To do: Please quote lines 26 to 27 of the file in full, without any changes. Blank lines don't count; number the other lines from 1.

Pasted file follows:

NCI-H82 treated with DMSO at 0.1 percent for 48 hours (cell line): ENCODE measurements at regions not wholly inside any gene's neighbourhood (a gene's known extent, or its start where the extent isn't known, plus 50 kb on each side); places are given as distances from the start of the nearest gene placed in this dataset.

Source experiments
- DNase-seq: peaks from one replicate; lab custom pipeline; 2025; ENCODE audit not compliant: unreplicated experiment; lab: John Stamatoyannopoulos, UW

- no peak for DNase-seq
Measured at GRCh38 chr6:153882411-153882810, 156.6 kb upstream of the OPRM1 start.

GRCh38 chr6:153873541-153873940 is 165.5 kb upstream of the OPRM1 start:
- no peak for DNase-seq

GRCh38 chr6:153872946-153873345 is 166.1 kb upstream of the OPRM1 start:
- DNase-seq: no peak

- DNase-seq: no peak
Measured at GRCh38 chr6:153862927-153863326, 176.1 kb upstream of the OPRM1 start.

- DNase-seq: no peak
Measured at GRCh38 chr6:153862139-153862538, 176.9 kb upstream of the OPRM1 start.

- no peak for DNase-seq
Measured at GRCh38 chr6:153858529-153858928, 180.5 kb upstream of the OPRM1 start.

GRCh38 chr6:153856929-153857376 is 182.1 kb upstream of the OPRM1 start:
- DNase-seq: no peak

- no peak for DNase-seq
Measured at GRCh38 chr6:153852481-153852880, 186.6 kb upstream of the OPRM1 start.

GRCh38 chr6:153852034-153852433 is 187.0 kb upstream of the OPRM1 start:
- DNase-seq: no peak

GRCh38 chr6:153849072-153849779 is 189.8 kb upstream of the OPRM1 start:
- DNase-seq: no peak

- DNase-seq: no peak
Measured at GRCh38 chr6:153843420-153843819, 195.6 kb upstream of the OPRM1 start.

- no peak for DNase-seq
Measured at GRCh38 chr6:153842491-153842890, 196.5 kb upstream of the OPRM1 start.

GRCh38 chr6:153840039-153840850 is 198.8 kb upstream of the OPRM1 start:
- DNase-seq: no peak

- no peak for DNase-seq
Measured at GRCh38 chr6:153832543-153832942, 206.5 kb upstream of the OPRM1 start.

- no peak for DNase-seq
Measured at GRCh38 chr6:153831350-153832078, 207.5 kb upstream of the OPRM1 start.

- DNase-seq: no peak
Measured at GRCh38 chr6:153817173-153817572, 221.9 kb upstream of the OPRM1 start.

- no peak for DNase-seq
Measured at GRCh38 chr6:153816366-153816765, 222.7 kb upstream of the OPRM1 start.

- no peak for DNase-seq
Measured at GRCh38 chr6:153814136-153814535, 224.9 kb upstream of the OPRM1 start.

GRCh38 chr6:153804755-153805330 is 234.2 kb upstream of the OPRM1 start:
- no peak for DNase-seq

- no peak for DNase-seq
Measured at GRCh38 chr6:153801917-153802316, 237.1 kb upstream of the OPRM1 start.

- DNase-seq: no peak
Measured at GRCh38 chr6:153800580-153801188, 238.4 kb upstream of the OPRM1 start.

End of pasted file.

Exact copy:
- no peak for DNase-seq
Measured at GRCh38 chr6:153842491-153842890, 196.5 kb upstream of the OPRM1 start.